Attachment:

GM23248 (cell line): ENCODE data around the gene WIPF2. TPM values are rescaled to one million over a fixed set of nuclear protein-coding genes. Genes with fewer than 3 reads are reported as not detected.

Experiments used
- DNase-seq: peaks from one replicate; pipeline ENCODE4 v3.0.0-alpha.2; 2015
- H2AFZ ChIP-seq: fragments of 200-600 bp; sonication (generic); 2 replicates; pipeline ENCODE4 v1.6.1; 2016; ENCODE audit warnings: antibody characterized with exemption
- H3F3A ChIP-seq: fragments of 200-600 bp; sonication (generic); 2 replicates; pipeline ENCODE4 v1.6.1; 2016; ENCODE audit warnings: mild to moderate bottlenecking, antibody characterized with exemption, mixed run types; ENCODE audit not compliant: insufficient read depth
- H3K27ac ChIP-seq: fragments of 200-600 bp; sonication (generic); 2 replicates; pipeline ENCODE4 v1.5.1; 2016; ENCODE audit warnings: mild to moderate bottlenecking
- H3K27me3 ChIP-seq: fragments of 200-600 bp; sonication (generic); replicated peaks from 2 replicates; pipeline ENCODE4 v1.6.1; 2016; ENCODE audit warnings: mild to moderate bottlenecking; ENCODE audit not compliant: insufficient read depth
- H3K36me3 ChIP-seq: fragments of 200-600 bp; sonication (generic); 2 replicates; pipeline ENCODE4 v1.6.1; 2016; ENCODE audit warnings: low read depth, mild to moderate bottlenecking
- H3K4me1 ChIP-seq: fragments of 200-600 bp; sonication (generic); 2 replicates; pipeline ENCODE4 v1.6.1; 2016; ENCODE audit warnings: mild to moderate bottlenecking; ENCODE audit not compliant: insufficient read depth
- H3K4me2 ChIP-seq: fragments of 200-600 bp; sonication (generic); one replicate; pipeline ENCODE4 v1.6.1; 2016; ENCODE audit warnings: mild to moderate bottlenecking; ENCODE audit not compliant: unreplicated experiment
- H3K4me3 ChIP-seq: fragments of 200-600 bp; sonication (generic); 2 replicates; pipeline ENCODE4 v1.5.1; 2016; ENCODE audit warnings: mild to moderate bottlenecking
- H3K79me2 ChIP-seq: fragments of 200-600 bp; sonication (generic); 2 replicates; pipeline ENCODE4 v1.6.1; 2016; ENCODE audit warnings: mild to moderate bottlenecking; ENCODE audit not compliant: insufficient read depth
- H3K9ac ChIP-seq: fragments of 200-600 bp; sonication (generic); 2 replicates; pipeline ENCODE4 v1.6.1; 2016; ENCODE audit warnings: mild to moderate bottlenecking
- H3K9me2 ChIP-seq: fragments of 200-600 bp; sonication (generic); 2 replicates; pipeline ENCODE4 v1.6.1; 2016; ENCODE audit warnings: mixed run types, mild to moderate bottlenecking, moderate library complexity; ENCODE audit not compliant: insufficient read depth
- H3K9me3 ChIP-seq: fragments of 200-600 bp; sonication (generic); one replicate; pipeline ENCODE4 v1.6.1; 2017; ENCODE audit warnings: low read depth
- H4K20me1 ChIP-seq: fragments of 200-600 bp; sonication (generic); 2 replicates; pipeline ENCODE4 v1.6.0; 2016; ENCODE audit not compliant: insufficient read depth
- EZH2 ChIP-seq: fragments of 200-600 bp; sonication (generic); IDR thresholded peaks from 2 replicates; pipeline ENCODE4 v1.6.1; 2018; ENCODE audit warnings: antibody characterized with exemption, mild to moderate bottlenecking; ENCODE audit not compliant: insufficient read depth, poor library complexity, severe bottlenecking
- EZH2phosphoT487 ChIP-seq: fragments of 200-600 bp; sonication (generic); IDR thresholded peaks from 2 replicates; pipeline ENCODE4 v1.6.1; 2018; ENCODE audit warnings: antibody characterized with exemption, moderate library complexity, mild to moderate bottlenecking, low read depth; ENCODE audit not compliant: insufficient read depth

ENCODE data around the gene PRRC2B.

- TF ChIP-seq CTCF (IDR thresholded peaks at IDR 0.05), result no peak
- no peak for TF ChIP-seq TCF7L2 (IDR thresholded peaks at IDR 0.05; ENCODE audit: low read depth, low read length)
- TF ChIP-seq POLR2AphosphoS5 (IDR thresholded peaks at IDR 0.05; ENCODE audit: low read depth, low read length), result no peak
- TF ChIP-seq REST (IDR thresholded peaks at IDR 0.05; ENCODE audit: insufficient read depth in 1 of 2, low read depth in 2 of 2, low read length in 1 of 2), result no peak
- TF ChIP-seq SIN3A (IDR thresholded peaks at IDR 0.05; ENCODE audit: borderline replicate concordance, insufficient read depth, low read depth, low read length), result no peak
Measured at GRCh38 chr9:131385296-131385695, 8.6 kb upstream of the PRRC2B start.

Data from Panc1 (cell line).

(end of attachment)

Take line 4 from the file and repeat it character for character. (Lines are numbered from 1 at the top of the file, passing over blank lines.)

- H2AFZ ChIP-seq: fragments of 200-600 bp; sonication (generic); 2 replicates; pipeline ENCODE4 v1.6.1; 2016; ENCODE audit warnings: antibody characterized with exemption